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Strike against GM likely averted in Canada

Unifor members at a rally in Canada
Unifor members at a rally in Canada

Unifor, the union that represents most Canadian auto workers, says it has reached a tentative contract with General Motors after "round the clock negotiations." The strike deadline was 11:59 p.m Monday.

The terms of the deal include a major concession by Unifor, according to the CBC:

A major concession in the talks was an agreement by the union to convert all new employees to a defined contribution pension plan. That's different from the defined benefit plans that legacy employees all have.
"We knew that over the life of the last four-year collective agreement GM did not hire one person, and a lot of it had to do with their public position on the defined benefit pension plan," Unifor President Jerry Dias told the CBC.
"Was it worth it to get new employees the opportunity to get jobs at our wages, at our security level and give up the [defined benefit] plan for new starts? The answer is yes," Dias said.

The tentative agreement is the first in the 2016 round of Unifor negotiations with the Detroit Three automakers in Canada. A strike would have affected numerous suppliers in the U.S. as well as potentially slowing production of some GM vehicles, especially if the strike lasted more than a day or two.

General Motors employs 4,000 Unifor members in Oshawa, St. Catharines and Woodstock, making the Impala, Equinox, Buick Regal, Cadillac XTS, and GMC Terrain, as well as engines, transmissions and components.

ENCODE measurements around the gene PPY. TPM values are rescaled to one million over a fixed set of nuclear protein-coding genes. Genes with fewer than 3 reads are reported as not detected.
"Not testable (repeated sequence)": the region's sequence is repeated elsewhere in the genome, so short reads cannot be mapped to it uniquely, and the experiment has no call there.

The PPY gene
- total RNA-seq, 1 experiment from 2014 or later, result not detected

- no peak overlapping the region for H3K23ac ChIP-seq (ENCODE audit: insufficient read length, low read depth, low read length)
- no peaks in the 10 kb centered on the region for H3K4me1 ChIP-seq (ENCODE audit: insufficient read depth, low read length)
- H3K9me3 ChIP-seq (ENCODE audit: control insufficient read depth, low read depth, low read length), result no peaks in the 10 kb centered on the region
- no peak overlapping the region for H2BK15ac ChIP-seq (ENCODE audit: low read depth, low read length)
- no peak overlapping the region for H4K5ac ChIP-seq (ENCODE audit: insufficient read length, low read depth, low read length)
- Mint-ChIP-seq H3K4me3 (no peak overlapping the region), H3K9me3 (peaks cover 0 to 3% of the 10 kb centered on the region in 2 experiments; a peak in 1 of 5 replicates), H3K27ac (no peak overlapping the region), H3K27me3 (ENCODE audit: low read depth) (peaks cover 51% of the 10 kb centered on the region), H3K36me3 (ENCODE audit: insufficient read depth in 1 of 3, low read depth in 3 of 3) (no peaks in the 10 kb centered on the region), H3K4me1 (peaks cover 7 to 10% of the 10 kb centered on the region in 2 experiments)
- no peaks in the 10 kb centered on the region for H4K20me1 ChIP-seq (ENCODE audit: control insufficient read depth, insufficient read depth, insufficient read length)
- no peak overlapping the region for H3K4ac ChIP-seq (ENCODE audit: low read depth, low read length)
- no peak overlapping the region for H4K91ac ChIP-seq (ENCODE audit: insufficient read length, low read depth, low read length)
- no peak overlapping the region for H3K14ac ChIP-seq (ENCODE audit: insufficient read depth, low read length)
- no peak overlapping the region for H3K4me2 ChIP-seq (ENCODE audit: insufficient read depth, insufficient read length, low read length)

Unifor is Canada's largest union in the private sector, representing more than 310,000 workers, including about 23,050 Unifor members at the Detroit Three automakers.

General Motors of Canada says "the agreement will enable significant new product, technology and process investments at GM’s Oshawa, St. Catharines and Woodstock facilities, placing those operations at the forefront of advanced manufacturing flexibility, innovation and environmental sustainability."

The tentative deal will have to be ratified by a majority of Unifor workers.

Tracy Samilton covers energy and transportation, including the auto industry and the business response to climate change for Michigan Public. She began her career at Michigan Public as an intern, where she was promptly “bitten by the radio bug,” and never recovered.
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